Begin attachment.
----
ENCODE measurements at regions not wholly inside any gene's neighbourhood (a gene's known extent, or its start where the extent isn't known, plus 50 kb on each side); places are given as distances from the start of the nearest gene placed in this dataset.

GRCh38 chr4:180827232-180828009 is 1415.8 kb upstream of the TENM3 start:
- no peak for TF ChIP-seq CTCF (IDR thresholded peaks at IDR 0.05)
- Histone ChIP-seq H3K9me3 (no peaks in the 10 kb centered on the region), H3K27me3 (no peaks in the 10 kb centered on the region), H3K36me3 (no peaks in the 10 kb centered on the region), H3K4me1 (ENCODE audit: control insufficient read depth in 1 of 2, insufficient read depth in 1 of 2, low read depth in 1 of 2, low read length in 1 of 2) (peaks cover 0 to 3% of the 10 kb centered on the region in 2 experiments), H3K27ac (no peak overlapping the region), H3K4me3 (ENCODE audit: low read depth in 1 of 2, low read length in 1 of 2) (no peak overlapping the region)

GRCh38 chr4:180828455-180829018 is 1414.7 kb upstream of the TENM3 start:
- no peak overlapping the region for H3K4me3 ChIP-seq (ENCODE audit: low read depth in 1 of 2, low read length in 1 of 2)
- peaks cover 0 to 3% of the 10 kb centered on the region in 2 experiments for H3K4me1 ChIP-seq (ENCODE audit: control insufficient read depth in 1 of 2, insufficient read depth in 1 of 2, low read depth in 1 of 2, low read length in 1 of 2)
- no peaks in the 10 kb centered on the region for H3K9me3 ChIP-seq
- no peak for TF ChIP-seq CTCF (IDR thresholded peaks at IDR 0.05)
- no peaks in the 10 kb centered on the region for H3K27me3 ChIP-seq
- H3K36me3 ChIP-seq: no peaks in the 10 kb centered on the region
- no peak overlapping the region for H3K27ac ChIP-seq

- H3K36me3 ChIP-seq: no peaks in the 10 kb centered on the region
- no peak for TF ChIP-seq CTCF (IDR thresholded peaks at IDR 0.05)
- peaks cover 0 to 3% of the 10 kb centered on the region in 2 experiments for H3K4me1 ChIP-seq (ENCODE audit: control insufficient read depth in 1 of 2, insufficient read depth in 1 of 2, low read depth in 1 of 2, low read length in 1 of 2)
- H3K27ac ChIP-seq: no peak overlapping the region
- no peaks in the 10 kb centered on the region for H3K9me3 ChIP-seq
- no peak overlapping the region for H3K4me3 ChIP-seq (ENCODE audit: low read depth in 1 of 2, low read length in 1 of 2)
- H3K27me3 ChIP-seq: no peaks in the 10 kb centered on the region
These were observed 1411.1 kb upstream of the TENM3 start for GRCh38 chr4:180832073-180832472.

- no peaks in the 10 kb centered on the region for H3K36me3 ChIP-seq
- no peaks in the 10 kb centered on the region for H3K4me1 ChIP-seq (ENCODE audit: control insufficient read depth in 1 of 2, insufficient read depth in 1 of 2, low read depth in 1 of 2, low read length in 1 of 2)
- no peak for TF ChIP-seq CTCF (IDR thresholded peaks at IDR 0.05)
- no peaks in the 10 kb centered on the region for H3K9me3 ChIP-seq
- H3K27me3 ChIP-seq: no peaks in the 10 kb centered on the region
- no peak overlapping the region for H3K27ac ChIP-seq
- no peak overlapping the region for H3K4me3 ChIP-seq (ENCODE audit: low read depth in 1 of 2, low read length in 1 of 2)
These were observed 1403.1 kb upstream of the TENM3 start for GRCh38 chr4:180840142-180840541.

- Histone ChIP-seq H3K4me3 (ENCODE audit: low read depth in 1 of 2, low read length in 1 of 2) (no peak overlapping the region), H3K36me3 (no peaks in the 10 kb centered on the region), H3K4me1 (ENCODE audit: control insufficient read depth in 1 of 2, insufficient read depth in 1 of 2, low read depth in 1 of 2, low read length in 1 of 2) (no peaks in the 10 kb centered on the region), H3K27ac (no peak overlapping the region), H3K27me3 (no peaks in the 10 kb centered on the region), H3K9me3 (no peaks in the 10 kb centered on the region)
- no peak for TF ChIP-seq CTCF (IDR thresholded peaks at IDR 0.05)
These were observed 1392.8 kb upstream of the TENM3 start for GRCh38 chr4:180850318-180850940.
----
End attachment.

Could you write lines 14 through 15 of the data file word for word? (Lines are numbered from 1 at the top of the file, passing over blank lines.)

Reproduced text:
- no peak for TF ChIP-seq CTCF (IDR thresholded peaks at IDR 0.05)
- peaks cover 0 to 3% of the 10 kb centered on the region in 2 experiments for H3K4me1 ChIP-seq (ENCODE audit: control insufficient read depth in 1 of 2, insufficient read depth in 1 of 2, low read depth in 1 of 2, low read length in 1 of 2)